Postharvest Biology and Technology vol:96 pages:33-41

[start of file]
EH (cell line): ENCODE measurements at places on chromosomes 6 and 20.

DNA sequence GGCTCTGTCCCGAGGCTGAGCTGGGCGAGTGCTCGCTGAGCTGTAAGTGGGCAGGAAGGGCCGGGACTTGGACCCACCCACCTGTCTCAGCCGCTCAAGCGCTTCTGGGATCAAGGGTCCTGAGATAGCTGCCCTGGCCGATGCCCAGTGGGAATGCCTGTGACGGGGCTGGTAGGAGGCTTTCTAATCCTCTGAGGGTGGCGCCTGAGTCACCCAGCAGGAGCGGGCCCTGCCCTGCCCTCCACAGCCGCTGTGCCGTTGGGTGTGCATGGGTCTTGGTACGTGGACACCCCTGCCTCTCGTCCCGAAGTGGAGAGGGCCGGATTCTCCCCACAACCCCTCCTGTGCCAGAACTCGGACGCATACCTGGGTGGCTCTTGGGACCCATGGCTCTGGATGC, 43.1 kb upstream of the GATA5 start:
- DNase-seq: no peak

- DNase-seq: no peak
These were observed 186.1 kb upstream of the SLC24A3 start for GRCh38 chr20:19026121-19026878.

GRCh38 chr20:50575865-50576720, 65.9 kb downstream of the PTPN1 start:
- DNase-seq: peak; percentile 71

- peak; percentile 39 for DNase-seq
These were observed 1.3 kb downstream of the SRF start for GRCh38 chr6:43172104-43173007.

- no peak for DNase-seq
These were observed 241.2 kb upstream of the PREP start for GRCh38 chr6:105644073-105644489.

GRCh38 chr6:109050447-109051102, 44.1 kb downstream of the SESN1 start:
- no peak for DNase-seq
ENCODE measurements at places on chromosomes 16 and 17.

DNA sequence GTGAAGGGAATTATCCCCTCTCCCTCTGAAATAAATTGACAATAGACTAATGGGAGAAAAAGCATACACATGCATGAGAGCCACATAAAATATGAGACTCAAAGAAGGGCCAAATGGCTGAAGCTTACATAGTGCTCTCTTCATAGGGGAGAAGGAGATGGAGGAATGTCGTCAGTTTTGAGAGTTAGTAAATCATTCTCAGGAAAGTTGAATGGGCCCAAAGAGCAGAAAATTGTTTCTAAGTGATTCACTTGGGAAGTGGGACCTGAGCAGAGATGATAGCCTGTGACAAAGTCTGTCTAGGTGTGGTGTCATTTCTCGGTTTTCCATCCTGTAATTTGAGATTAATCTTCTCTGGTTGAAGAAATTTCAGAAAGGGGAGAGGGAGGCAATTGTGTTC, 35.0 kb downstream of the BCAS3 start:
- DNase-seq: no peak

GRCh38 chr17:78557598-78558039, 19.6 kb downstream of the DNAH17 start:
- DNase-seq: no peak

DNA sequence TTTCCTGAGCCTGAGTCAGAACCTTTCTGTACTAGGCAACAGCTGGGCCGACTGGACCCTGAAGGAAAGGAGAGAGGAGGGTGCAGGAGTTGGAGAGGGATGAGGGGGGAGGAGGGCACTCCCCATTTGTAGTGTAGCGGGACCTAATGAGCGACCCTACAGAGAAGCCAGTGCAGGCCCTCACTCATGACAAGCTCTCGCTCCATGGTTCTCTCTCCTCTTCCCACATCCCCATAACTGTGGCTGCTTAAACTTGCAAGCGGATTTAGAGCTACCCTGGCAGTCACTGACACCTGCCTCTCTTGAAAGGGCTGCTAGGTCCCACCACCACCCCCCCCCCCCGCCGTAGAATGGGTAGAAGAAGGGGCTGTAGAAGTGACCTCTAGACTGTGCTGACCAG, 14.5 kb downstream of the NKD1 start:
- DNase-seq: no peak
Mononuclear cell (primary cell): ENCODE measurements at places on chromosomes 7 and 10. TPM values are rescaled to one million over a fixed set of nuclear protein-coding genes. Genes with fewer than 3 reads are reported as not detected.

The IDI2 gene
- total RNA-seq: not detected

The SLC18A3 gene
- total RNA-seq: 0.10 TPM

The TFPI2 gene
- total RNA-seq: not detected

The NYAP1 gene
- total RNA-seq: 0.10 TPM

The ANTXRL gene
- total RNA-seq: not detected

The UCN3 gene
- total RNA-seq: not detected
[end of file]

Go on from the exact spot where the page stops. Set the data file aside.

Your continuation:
‘Braeburn’ is an apple cultivar susceptible to the occurrence of internal browning (Braeburn Browning Disorder; BBD) during storage. This physiological disorder is characterized by the development of brown spots inside the fruit, eventually resulting in the formation of cavities. The objective of this study was to investigate the effects of the preharvest application of calcium, potassium and triazole fungicides on the postharvest primary metabolites of ‘Braeburn’ fruit, and to offer a better understanding of the biochemical processes behind internal browning. The primary metabolites of ‘Braeburn’ fruit cortex samples at harvest and after 2 weeks, 4 weeks, 4 months and 8 months of storage at browning-inducing conditions were analyzed using GC–MS. No significant difference in the primary metabolites was observed between the different levels of the applied preharvest applications. Early during storage, fruit developed browning, with the severity increasing with storage duration. This was correlated with a group of primary metabolites that showed either an increase (e.g., alanine, galactose, mannitol, sorbitol, xylose) or a decrease (e.g., malate, sucrose) in concentration with time. Radial distribution of the metabolites in the fruit tissue was also observed; some metabolites (e.g., galactose, mannitol) were higher in concentration in the inner cortex, while the concentrations of other metabolites (e.g., mannose, sucrose) were higher in the outer cortex.